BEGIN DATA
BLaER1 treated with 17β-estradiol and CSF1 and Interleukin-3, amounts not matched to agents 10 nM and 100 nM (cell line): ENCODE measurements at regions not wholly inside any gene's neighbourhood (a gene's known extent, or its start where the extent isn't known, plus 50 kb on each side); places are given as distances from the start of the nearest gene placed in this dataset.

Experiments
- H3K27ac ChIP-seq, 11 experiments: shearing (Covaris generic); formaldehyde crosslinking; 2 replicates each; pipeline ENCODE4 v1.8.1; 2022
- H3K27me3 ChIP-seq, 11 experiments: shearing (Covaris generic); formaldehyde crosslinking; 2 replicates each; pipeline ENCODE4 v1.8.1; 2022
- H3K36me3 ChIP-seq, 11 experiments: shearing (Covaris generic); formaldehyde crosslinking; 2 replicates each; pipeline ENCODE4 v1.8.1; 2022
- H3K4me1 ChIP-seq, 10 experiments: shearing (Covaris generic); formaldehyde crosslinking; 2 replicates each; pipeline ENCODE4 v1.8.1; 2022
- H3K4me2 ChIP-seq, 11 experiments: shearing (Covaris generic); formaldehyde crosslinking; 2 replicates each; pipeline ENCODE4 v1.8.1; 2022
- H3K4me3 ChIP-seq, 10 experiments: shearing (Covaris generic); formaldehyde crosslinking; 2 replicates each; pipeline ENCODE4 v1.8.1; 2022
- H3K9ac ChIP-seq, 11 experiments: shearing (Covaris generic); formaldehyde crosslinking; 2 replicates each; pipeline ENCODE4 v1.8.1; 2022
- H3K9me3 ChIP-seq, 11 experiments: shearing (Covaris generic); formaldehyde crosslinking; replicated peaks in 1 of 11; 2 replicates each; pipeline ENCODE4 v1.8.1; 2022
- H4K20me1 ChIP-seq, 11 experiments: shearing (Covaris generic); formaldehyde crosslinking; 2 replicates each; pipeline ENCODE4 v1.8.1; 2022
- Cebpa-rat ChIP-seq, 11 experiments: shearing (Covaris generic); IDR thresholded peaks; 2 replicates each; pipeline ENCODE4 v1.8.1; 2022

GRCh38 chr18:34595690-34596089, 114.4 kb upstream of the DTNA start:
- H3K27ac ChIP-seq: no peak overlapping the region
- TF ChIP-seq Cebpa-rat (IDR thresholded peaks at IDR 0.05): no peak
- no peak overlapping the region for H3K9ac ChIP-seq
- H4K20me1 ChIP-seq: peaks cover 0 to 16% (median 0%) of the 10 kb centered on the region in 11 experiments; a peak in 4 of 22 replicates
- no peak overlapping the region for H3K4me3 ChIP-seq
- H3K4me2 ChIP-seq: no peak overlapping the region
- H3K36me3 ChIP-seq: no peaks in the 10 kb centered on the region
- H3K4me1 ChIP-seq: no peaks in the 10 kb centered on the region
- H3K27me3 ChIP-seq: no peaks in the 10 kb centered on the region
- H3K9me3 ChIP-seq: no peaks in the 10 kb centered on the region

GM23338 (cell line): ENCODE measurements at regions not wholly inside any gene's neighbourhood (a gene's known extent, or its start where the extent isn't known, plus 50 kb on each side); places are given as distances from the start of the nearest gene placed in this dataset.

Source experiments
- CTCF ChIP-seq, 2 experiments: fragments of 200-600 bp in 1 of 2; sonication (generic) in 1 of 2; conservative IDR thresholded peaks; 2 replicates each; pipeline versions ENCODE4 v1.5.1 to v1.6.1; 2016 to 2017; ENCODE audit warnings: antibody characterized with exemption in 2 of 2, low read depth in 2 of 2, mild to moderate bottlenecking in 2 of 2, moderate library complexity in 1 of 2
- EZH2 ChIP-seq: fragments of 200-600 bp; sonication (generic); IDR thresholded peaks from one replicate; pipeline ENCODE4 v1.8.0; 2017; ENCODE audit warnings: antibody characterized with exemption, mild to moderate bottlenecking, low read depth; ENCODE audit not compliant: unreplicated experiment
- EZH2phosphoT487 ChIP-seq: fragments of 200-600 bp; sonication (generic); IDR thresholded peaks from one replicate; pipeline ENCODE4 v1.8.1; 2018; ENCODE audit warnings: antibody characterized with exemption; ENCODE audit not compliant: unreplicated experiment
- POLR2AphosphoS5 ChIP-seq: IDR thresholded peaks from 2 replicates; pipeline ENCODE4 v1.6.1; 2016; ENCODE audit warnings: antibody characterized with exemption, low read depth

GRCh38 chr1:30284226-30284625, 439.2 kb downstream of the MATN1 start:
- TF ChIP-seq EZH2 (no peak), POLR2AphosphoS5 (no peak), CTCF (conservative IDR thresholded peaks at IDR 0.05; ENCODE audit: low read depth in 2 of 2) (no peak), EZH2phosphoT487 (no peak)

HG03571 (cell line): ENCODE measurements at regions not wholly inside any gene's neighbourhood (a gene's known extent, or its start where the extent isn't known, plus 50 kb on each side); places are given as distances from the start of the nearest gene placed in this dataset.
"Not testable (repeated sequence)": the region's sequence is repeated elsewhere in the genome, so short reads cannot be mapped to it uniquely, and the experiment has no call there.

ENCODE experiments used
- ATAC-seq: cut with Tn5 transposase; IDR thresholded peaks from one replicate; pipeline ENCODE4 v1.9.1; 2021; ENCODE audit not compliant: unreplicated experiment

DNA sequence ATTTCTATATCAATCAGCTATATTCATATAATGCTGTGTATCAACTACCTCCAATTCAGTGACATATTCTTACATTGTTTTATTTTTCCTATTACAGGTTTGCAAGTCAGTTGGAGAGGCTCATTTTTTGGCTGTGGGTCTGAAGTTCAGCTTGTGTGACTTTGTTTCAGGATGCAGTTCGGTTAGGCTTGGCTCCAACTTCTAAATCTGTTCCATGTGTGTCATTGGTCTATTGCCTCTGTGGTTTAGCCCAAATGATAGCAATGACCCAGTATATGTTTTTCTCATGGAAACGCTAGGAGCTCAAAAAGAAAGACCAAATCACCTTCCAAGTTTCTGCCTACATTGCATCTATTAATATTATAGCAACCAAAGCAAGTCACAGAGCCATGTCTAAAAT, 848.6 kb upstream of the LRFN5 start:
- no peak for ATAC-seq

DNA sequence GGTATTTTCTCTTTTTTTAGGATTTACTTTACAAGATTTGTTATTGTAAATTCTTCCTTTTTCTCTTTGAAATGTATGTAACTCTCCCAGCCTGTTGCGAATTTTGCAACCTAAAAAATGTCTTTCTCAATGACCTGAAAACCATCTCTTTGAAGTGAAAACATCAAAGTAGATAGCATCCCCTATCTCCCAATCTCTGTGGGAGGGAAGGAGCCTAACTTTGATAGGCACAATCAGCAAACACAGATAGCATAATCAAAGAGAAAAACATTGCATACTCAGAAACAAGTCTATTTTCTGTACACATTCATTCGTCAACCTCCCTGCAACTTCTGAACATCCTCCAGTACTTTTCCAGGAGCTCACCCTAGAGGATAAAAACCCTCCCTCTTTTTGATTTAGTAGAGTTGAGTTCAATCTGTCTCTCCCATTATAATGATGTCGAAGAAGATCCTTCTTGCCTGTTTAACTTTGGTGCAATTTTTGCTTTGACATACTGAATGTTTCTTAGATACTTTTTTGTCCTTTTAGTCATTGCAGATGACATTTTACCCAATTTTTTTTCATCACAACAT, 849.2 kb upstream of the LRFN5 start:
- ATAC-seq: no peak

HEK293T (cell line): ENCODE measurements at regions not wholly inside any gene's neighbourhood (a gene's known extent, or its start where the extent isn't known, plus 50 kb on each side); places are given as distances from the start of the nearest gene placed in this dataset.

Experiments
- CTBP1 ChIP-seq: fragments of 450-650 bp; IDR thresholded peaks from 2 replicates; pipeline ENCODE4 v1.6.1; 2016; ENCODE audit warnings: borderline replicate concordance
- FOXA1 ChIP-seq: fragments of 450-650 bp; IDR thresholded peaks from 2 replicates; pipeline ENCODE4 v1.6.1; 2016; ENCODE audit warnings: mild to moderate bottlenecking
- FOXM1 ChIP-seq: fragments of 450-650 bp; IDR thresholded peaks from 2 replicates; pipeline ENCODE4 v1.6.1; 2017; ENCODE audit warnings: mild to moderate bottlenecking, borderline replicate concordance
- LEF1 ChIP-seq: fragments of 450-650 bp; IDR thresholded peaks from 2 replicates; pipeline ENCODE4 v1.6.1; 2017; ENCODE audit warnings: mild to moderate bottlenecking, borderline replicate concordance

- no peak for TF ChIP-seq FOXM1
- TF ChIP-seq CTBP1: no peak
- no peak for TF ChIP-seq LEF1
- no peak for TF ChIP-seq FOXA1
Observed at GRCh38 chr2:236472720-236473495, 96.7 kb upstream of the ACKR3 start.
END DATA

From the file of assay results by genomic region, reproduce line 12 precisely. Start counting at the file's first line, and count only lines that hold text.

- Cebpa-rat ChIP-seq, 11 experiments: shearing (Covaris generic); IDR thresholded peaks; 2 replicates each; pipeline ENCODE4 v1.8.1; 2022